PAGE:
I’ve been playing a lot of Magic: The Gathering recently. For the uninitiated, Magic is a collectible card game released by Wizards of the Coast in 1993. You play land cards, which provide the mana that you need to summon monsters and cast spells. Magic is mostly played one on one versus another player, which is why the Xbox Live game released last year was titled Duels of the Planeswalkers (see Susan Arendt’s review here). The XBLA game recently got a second expansion pack, which introduced cards and keywords from the latest block of cards in the meatspace game. But even more exciting for us PC gamers, WOTC has also developed a PC version of Duels which will be available June 15th on Steam.
As a PC gamer, I may be biased, but the PC Duels of the Planeswalkers is much easier to control than the Xbox Live game. You can zoom into every card on the table by hovering the cursor and spinning the mouse wheel. And if you just want to get the basics, simply holding the cursor over the card pops up a balloon with the cards most pertinent details (first strike, flying, etc.). Most commands are available through buttons that you can press with the mouse, but nearly all commands are also hotkeyed, which you can change to suit your needs. By default, you can quickly tap Spacebar to pause the game to play a vicious Counterspell or a timely Giant Growth, or hit Tab to cycle through the damage animations. By allowing such fine-tuned control, the PC Duels let’s you forget about the UI and focus on the fun of smashing your opponent with hordes of rampaging … Cloud Sprites.
Another plus on the PC is that Duels offers much more customization. Other than the obvious like graphics detail sliders, you can also choose to remove the attack animations from the game. I don’t know if it bothered you, but once I saw 2 or 3 three of the damage resolution animations, I got bored and wanted to get back to being a Planeswalker. The core of the game is about making choices, not watching somewhat abstracted damage animations. In the XBLA version you are forced to press Y to cycle through each attack, which can end up wasting a lot of time when you have multiple units attacking. But on the PC, you can just turn off said animations and concentrate on the game.
All of the nuts and bolts aside, Duels of the Planewalkers showcases just what an elegant and logical game that Magic can be. Like playing Monopoly over and over again, condensing Magic into its essence by playing it electronically focuses on the statistical analysis. Should I sacrifice this 1/1 flyer to block that 6/4 Craw Wurm? Should I not summon this creature to save mana to counter his creatures on the next turn? Playing Magic this way enhances the strategic decision-making.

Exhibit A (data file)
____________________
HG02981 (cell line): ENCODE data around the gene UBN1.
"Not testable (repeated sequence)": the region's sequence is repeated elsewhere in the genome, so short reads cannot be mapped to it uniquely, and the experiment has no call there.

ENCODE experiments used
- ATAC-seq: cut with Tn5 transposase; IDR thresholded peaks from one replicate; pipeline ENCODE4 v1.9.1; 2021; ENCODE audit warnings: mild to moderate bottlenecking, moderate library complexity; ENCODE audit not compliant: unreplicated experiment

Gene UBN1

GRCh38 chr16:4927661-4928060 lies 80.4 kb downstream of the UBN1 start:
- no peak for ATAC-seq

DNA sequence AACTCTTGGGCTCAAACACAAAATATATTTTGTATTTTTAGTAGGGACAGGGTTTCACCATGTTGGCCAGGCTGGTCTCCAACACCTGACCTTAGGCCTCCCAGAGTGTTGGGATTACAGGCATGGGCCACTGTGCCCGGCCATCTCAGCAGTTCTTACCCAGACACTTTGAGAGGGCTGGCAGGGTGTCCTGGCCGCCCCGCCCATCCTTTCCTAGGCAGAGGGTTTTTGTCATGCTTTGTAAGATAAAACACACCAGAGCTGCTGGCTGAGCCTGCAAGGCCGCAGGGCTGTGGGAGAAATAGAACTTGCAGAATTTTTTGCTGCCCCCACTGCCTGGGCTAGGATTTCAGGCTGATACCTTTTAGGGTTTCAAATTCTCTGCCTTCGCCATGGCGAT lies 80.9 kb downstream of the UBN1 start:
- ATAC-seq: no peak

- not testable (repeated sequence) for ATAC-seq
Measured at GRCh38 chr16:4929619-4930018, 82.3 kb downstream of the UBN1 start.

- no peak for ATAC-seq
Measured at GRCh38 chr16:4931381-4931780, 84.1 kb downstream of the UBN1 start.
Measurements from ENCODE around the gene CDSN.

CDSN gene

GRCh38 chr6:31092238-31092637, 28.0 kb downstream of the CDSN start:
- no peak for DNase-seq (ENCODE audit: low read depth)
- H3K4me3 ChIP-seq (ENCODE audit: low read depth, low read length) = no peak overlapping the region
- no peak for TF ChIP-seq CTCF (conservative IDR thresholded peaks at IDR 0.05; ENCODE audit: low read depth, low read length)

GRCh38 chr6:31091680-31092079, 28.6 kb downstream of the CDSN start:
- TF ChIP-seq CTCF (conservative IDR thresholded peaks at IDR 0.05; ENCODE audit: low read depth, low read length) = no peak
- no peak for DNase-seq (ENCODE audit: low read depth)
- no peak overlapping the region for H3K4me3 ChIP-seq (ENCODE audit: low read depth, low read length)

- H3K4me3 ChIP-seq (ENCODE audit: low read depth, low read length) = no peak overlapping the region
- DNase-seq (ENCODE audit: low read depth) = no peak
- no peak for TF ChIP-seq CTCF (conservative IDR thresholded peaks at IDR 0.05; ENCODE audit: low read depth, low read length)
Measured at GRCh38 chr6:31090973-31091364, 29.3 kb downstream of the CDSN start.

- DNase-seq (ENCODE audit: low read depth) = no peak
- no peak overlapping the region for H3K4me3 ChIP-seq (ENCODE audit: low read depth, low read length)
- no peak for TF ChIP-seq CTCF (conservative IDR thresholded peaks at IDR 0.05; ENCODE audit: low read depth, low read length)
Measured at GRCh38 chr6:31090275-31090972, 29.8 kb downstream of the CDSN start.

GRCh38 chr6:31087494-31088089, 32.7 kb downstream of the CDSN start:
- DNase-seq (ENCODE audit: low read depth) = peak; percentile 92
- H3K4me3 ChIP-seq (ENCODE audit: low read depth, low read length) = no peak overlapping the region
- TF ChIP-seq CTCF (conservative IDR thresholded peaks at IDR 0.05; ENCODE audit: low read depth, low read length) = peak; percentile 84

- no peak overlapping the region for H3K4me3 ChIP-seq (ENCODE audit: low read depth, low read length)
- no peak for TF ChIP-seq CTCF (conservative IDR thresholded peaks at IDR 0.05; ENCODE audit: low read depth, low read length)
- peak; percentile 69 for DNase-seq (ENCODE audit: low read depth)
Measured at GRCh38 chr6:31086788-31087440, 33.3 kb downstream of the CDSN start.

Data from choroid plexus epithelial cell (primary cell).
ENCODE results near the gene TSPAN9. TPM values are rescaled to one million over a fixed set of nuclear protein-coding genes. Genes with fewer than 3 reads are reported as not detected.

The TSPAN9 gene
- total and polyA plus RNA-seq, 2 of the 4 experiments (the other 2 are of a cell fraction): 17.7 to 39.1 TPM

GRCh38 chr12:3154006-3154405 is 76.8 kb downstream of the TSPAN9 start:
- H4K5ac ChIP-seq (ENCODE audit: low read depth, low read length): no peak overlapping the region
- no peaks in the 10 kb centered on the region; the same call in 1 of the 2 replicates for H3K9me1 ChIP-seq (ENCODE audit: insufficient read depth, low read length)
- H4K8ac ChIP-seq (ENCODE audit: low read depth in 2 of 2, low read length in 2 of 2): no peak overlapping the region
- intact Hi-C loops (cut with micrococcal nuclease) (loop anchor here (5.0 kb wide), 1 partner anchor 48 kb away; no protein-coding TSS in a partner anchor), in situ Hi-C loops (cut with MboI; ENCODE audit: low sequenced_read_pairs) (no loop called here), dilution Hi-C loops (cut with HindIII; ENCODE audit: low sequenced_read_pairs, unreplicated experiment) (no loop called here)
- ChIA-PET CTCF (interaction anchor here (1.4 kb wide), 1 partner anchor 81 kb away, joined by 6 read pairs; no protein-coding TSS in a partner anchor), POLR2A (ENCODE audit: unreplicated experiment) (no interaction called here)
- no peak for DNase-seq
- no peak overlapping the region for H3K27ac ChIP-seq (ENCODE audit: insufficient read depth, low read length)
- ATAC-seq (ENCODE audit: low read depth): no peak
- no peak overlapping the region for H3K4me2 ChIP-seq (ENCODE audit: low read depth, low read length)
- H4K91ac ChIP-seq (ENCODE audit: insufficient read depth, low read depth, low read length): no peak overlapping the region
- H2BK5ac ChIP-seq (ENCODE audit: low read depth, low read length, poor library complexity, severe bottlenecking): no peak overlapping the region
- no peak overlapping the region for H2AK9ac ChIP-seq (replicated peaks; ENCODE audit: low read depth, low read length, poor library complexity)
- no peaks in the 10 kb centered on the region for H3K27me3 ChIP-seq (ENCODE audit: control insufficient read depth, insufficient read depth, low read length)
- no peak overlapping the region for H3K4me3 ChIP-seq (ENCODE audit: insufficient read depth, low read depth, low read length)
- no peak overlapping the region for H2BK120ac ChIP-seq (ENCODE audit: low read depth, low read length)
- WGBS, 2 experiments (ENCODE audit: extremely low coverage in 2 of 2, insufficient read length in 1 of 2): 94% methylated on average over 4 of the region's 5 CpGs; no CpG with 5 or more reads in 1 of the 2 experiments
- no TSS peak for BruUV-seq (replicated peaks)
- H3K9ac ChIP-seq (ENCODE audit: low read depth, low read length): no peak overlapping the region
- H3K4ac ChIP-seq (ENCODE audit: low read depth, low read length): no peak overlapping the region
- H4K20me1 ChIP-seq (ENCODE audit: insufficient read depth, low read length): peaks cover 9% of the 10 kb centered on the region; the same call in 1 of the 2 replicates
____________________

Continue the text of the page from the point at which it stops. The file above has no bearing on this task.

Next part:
The first expansion pack offered more decks to unlock and the latest expansion released for the XBLA version is no different. Most of the cards are pulled from the latest block of sets (Zendikar and Worldwake mostly) currently in circulation for the card game. You get 8 more matches in the campaign mode which allows you to unlock some really kick ass decks, including a nasty Landfall deck. Creatures with the Landfall keyword gain bonuses and abilities whenever you play a land card, so when a deck is stacked with cards that allow you to put a land card in play (even tapped) it can quickly get deadly. You can also finally unlock and play with Nicol Bolas’ “Eons of Evil” deck which was incredibly hard to beat in the original game. It would be great if you could unlock the black vampire deck that is the final boss in the campaign used by Planeswalker Sorin Markov, but they’ve got to save something for the DLC, right?
Playing multiplayer online via Xbox Live is a lot of fun. While playing against the AI is enjoyable, I encourage trying to join an online match as early and often as you can. Most of the people who are in matches have unlocked most or all of the cards that are available for the biggest decks. While that may seem like an advantage against smaller or lesser decks, that doesn’t mean you can’t still win. Even decks stacked with huge creatures get can mana-starved (not enough lands to cast the truly devasting spells) and some of the starter decks have tried and true strategies that have stuck around because they work. I love playing with the blue control deck against the big guys, for example, because I can almost always counter the 5/5 flying dragons that they want to toss at me and piddle them to death with Cloud Sprites and Air Elementals.
If you have a hunger for playing Magic but don’t want to hoof it down to your friendly local gaming store, you now have a few more options in the PC version of Duels available on Steam and the new expansion on Xbox Live. The PC version has the content from the first expansion bundled in, and offers more customization and finer control, while the XBLA game has the most up to date cards and content. Pick your poison. Or mana color. Or whatever.
Duels of the Planeswalkers for PC
Bottom Line: More control and customization allows the logic and fun of Magic to shine on the PC.
Recommendation: Buy this version if you like to tweak your experience and don’t mind not having the latest cards.[rating=4]
Duels of the Planeswalkers: Expansion Pack Two on XBLA
Bottom Line: If you enjoyed the original and the first expansion pack, the newest cards and decks are worth the 400 points ($5).
Recommendation: Pick up this expansion if only to use “Eons of Evil” to smash your opponents into a blue-black goo.[rating=4]
Greg Tito would so tap Chandra Nalaar.